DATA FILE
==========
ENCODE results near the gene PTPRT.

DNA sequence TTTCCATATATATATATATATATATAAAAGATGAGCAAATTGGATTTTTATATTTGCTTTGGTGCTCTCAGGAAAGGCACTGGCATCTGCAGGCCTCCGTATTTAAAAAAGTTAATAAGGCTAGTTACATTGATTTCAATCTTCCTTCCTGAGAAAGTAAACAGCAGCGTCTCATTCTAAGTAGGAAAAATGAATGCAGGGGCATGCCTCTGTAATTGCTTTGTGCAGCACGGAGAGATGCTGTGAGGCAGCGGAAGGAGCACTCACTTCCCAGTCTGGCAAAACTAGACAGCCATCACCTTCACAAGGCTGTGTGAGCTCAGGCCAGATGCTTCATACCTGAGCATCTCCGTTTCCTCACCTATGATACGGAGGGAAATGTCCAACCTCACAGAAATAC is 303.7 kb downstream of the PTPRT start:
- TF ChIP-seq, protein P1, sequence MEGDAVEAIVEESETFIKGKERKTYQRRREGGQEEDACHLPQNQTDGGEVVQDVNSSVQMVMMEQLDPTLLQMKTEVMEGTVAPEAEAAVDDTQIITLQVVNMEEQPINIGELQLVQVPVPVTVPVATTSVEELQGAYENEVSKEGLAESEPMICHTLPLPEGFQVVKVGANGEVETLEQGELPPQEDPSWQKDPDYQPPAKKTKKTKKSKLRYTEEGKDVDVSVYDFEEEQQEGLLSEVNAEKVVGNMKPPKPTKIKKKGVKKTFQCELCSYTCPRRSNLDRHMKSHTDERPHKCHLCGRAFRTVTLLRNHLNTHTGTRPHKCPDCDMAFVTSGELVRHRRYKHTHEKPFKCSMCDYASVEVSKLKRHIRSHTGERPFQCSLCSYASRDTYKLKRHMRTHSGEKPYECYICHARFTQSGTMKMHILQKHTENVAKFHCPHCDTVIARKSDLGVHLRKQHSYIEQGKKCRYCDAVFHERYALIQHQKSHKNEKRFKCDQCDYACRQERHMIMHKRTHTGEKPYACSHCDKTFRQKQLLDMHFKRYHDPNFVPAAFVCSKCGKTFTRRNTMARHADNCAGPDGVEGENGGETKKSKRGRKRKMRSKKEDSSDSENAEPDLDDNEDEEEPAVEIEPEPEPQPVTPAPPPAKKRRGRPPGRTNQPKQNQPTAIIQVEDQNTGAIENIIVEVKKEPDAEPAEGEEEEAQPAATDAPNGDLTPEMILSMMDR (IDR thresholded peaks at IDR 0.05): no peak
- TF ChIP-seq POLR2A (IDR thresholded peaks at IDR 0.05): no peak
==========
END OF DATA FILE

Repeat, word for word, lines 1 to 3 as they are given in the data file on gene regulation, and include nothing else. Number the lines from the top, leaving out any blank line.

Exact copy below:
ENCODE results near the gene PTPRT.

DNA sequence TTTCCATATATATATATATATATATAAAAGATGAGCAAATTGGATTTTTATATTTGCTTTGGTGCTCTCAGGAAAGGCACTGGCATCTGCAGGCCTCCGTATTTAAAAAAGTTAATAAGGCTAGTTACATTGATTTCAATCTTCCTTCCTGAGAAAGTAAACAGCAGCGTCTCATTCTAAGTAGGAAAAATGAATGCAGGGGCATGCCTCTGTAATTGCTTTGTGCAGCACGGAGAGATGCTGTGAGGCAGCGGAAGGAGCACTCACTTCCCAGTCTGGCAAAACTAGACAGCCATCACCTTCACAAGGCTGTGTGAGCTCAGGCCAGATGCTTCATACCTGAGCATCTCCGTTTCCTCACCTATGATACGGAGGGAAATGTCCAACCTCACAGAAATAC is 303.7 kb downstream of the PTPRT start:
- TF ChIP-seq, protein P1, sequence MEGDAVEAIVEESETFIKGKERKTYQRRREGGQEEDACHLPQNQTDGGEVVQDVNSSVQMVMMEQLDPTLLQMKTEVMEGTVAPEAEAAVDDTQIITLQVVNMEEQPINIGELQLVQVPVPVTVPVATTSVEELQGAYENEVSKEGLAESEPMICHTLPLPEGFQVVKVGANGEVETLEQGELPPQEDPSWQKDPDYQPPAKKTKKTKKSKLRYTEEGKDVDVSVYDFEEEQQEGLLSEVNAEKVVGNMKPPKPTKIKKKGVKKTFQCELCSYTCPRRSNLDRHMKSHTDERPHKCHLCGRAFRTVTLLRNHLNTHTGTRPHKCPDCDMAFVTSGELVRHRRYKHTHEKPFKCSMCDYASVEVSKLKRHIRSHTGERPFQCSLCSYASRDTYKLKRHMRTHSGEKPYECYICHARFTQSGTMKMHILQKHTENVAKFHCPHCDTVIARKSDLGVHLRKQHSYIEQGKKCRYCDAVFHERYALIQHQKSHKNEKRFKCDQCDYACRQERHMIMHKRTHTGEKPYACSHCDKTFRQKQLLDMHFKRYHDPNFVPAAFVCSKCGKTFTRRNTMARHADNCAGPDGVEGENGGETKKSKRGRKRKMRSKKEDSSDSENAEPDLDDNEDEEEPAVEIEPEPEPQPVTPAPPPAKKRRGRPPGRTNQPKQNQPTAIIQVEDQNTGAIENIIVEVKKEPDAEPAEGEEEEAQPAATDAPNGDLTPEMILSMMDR (IDR thresholded peaks at IDR 0.05): no peak